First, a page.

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Lone tension pneumoperitoneum associated to mechanical ventilation with hemodynamic instability

Case report

A woman, 65 years old, hypertense, obese, presented with pulmonary edema, respiratory distress, and BP 250/150 mmHg. After orotracheal intubation and mechanical ventilation she started showing abdominal distension (AD) and hemodynamic instability (HI). An X-ray scan did not show pneumothorax, pneumomediastinum or subcutaneous enphysema. An abdominal CT showed a huge pneumoperitoneum. As it was impossible to rule out perforation of a viscus she underwent a laparotomy, which was 'white'. After a while, in the critical care unit, the patient started again to present AD and HI. A tiny abdominal tube drainage system was placed to try to control the progressive AD and HI. After that procedure the patient's HI got better but she developed a sudden cardiac arrest and died.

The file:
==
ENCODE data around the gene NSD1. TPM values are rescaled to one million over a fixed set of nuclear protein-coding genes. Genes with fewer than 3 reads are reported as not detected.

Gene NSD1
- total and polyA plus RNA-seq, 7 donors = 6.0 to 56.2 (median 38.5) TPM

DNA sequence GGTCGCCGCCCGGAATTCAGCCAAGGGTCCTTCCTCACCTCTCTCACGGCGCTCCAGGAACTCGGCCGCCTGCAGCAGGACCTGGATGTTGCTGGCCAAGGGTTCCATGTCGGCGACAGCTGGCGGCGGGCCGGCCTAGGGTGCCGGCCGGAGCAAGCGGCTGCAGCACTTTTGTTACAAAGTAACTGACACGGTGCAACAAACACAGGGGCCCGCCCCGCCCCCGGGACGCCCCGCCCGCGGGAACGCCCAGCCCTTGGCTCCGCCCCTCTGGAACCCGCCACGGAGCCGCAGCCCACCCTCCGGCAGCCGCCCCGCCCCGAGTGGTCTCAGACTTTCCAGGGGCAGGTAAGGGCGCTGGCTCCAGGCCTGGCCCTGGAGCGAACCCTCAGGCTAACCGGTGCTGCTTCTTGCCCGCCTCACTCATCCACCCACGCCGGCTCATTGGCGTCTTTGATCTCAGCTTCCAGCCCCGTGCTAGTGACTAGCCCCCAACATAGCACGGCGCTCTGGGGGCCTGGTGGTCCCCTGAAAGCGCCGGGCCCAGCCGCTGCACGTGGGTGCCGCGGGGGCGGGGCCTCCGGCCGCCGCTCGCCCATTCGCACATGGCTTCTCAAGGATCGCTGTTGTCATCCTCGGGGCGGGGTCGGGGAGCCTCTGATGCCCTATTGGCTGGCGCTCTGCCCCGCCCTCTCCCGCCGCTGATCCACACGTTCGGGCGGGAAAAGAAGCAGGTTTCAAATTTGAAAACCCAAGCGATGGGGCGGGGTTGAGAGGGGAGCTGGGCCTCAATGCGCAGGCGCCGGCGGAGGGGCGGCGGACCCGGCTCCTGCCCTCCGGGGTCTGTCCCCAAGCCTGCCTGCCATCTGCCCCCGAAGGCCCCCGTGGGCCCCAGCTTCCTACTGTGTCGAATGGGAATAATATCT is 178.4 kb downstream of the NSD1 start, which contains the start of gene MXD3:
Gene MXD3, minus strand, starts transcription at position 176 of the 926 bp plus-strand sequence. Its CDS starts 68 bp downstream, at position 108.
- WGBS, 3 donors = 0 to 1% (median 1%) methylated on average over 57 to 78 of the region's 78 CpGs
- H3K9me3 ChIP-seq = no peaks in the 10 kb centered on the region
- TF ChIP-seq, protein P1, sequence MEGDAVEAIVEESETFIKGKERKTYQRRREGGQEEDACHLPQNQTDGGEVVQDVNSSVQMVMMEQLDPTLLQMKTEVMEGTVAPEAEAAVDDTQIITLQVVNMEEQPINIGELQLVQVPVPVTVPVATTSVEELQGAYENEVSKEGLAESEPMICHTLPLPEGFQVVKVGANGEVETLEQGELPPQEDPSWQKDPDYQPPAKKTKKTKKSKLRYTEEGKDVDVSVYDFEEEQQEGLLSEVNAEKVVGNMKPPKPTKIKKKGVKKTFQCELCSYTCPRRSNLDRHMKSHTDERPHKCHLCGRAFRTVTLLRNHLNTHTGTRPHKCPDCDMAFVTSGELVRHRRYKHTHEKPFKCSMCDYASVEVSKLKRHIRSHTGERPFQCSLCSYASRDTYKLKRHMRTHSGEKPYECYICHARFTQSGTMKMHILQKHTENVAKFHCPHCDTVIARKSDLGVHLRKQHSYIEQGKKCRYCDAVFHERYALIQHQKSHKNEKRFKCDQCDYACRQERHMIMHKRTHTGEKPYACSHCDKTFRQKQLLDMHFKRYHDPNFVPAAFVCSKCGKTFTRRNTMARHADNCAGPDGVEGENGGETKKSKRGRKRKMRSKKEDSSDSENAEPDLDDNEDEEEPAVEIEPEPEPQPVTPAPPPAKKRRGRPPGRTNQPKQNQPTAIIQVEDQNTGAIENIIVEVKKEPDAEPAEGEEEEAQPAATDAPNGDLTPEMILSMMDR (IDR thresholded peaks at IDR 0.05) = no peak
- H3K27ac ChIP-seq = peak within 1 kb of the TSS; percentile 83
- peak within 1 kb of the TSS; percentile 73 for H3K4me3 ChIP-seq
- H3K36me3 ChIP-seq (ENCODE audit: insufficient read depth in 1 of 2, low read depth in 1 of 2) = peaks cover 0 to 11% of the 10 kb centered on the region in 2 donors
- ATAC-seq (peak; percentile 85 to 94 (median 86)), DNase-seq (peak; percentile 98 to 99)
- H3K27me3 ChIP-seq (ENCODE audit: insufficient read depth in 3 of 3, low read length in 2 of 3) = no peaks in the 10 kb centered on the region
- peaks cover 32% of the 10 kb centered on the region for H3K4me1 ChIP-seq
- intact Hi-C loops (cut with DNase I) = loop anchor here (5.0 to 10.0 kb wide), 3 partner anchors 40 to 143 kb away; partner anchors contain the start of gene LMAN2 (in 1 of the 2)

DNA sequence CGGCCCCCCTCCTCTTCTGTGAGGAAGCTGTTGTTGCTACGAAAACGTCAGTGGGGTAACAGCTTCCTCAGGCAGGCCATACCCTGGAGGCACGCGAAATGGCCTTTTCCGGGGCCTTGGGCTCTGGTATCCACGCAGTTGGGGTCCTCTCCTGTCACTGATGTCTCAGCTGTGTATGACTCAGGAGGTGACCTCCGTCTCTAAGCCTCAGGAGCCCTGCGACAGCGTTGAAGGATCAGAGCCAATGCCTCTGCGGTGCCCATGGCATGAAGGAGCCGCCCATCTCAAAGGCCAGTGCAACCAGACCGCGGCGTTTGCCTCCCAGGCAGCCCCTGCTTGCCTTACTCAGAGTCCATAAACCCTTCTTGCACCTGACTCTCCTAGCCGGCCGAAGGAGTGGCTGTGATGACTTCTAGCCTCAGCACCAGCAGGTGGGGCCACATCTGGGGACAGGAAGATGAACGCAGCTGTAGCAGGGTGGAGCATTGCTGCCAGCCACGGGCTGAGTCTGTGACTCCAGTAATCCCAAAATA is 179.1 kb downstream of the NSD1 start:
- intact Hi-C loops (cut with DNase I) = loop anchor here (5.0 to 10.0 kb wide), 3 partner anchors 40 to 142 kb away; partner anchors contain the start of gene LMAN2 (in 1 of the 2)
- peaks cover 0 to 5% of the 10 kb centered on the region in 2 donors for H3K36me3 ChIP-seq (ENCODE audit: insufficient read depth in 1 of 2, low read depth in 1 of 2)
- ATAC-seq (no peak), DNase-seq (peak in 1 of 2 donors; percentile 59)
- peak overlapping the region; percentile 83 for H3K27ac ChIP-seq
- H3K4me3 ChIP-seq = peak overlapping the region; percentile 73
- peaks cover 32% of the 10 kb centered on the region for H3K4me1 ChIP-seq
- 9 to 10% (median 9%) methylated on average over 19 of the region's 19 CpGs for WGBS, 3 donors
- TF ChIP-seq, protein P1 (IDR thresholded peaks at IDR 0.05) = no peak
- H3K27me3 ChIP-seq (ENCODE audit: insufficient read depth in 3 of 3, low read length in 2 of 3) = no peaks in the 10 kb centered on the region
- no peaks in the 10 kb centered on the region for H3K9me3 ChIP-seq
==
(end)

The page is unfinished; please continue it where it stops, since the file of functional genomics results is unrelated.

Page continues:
Lone tension pneumoperitoneum is extremely rare. Macklin and Macklin [1] related the possibility of perivascular sheath air dissection from the mediastinum to the abdominal cavity when someone is under mechanical ventilation. Needless to say, exploratory laparotomy is very common in these cases [2]. Some tests could have been done to rule out a perforation of a viscus [3]. The patient probably died from a pulmonary air embolism.


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Filho, W., Cardenas, S. & da Paz, V. Lone tension pneumoperitoneum associated to mechanical ventilation with hemodynamic instability. Crit Care 11, P104 (2007).

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  • Mechanical Ventilation
  • Pulmonary Edema
  • Pneumothorax
  • Abdominal Distension
  • Tube Drainage